sexually and romantically exclusive with their partners. In fact,
sexual and romantic exclusivity are often conflated with ideas of
love among attachment theorists (e.g., [6567]). Therefore, ex-
amining attachment among people in CNM relationships and
across partners allows for novel theoretical testing of the bounds
of attachment theoryand other theoriesgiven that CNM re-
lationships afford people the opportunity to form deep emotional
and sexual bonds with more than one person. Indeed, despite the
theoretical assumptions (e.g., assuming pair bonds occur among
exclusive, romantic dyads), recent work suggests that people in
CNM relationships have similar attachment orientations with
each of their partners (though greater security was reported for
their primary partner) and report greater security [68] compared
to established norms among monogamist [21]. This work and
other works (e.g., evidence for diversifying need fulfillment; [51,
52]) beg the question of the built-in assumptions in our theories
while providing novel tests of the boundaries of existing theories.
Conclusions and Future Directions
The research on CNM to date suggests that a non-trivial
number of people are interested in or have experience
with CNM relationships, and that CNM relationships can
be a healthy and viable alternative for those who are in-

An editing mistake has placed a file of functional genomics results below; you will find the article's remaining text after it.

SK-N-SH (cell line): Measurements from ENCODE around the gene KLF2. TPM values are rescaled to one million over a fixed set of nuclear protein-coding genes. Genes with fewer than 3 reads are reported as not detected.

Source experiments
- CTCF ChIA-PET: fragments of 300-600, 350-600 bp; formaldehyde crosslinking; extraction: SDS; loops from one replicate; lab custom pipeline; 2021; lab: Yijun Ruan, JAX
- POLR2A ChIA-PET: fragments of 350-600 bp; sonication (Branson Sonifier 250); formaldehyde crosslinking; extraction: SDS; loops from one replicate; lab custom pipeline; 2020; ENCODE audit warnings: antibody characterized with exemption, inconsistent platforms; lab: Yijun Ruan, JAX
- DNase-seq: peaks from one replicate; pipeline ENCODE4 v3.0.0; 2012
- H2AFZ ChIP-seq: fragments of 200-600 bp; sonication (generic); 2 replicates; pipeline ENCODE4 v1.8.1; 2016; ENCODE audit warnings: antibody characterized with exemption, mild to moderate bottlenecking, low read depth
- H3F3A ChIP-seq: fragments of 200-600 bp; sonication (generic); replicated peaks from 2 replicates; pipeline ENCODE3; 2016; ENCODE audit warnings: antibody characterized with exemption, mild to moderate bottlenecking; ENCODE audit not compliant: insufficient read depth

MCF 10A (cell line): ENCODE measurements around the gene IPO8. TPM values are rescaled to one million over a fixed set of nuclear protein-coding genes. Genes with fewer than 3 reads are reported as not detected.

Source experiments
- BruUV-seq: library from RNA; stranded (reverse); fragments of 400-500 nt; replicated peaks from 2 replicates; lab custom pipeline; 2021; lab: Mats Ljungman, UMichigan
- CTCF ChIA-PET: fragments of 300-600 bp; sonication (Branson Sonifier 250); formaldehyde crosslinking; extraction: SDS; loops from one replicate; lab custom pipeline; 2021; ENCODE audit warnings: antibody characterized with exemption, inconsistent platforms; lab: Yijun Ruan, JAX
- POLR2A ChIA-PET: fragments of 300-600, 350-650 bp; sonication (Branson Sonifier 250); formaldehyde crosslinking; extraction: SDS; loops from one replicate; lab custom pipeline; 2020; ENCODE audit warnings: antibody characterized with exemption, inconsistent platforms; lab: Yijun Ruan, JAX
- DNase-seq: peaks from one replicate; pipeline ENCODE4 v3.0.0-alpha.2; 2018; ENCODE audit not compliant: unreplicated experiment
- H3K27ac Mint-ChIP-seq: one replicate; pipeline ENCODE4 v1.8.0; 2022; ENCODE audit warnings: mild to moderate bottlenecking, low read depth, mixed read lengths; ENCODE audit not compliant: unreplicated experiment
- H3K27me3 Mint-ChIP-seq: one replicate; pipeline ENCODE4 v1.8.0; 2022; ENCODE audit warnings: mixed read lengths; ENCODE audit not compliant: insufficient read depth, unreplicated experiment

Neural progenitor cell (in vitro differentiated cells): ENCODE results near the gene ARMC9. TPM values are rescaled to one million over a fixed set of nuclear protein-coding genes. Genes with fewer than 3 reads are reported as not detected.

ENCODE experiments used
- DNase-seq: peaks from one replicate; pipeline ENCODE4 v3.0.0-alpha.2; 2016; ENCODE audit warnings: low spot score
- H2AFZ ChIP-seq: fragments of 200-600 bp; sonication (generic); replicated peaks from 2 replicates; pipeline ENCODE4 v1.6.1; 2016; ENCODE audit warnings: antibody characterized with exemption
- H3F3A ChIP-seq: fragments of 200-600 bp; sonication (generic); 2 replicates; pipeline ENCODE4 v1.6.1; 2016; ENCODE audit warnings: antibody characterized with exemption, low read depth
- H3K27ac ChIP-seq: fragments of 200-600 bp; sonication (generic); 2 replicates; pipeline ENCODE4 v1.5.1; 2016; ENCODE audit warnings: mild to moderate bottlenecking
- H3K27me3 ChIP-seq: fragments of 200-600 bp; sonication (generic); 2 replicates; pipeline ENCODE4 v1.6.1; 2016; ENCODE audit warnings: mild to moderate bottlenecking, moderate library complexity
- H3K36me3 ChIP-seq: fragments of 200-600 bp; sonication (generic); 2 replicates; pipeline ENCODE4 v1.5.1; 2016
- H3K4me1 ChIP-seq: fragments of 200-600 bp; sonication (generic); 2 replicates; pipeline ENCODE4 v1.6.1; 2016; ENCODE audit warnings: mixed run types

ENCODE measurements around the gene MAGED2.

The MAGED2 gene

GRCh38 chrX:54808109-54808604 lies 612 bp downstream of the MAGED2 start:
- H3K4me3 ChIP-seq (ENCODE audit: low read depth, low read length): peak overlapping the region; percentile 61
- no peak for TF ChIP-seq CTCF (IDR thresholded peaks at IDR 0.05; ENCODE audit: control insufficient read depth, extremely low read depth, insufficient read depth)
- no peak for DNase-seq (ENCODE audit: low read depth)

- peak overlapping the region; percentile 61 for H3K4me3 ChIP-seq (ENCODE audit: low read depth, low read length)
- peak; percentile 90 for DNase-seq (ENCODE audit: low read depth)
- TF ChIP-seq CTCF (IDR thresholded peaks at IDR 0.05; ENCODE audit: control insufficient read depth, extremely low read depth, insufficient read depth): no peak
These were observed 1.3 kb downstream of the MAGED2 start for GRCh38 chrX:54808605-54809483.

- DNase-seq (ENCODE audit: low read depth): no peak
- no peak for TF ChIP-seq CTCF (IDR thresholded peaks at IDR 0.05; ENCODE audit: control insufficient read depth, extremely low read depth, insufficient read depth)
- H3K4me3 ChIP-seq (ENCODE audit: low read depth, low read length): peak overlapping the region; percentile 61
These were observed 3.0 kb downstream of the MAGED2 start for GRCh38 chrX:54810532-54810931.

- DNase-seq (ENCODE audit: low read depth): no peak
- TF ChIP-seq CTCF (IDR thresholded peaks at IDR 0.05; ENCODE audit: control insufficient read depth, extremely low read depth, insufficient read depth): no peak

terested in relationships that extend beyond the monoga-
mous dyad. Past work suggests that engaging in CNM can
be associated with important benefits, such as the
opportunity to diversify need fulfillment across partners,
but also some challenges, such as enduring stigma and
misunderstandings. Despite the burgeoning research in
this area, many questions remain unanswered and are im-
portant future directions for researchers to pursue.
First, the bulk of the data on CNM relationships, as
with monogamous relationships, includes people who
are highly satisfied with their relationships. Therefore,
we have little information about people who experience
challenges with CNM or about people who have ended
CNM relationship. Due to the stigma around CNM rela-
tionships, an early goal of researchers seemed to be to
compare CNM relationships to monogamous relationship
to determine if engaging in CNM was, in fact, associated
with more negative relationship and personal outcomes.
Now that we have evidence that CNM relationships are
at least as satisfying as monogamous relationships and
can be a healthy, viable alternative for those who are
interested, future researchcouldexploremorenuanced
questions about the benefits and challenges of navigating
relationships with multiple partners. Recently, a group of
prominent CNM researchers have joined forces to develop
a Multi-partner Relationship Maintenance Strategies Scale
(MRMSS) that will assess how people who pursue multi-
partner romance (e.g., polyamory, open relationships,
swinging, plural marriage) regulate their own and their
partnerssexual and intimate interactions with other peo-
ple. The researchers seek to understand the practices that
help people resolve or agitate common sources of conflict
among romantic partners and rivals within multi-partner